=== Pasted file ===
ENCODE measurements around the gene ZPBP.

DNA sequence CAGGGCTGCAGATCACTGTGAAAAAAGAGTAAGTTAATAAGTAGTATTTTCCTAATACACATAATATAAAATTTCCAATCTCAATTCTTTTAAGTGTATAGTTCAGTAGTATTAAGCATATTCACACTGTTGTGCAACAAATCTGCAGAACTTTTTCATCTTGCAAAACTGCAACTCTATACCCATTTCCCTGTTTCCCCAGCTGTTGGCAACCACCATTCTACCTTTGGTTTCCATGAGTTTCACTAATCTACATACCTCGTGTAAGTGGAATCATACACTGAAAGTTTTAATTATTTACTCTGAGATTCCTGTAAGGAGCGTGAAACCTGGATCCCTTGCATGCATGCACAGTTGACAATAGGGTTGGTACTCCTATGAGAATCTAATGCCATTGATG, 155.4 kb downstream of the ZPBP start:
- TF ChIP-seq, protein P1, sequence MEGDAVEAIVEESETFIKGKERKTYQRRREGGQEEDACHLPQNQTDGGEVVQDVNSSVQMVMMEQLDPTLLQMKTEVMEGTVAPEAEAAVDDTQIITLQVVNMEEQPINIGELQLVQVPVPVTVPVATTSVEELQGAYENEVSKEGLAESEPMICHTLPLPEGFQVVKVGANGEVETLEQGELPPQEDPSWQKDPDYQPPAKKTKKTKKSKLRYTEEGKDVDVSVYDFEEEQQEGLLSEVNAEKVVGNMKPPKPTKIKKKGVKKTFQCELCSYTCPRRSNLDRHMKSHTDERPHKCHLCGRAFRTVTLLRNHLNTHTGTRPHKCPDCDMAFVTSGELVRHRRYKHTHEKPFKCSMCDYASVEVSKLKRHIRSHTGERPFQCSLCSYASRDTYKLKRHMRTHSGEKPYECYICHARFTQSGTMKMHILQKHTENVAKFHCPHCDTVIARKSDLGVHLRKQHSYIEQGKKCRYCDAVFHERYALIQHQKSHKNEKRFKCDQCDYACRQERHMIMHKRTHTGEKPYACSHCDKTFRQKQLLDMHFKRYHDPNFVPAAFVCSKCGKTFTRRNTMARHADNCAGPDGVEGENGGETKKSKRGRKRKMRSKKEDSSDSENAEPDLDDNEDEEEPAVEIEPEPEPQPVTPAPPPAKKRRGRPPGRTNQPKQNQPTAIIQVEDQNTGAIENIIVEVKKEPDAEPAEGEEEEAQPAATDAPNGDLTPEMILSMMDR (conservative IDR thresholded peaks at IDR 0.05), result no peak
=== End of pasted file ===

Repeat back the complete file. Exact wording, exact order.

ENCODE measurements around the gene ZPBP.

DNA sequence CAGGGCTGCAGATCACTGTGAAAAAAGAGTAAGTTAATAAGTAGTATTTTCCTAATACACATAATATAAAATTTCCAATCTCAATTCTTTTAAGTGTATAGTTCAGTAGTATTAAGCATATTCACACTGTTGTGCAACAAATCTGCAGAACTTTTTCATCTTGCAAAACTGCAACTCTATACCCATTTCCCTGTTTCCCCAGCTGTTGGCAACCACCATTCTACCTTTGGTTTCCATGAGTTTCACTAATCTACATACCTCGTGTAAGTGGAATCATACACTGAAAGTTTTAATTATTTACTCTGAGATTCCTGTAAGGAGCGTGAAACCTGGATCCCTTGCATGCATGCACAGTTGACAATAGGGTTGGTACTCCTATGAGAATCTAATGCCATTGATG, 155.4 kb downstream of the ZPBP start:
- TF ChIP-seq, protein P1, sequence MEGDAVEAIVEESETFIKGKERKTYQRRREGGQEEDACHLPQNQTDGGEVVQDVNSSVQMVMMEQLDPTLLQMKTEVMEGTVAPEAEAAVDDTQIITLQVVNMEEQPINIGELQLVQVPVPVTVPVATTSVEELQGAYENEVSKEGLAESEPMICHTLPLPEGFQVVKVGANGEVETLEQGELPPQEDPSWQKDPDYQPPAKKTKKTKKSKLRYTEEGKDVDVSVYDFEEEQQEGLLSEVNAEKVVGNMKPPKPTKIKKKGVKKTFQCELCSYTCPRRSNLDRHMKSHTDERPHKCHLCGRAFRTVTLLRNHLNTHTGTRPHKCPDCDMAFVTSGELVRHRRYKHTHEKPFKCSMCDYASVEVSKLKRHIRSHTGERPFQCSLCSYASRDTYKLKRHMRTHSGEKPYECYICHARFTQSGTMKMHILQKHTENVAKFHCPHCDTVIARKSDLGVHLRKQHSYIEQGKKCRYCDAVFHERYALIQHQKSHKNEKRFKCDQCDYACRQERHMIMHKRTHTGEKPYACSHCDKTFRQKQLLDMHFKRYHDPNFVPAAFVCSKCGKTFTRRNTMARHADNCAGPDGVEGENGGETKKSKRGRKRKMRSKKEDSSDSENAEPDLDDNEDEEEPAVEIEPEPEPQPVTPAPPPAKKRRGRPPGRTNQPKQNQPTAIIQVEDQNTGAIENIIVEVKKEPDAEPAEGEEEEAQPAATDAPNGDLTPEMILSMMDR (conservative IDR thresholded peaks at IDR 0.05), result no peak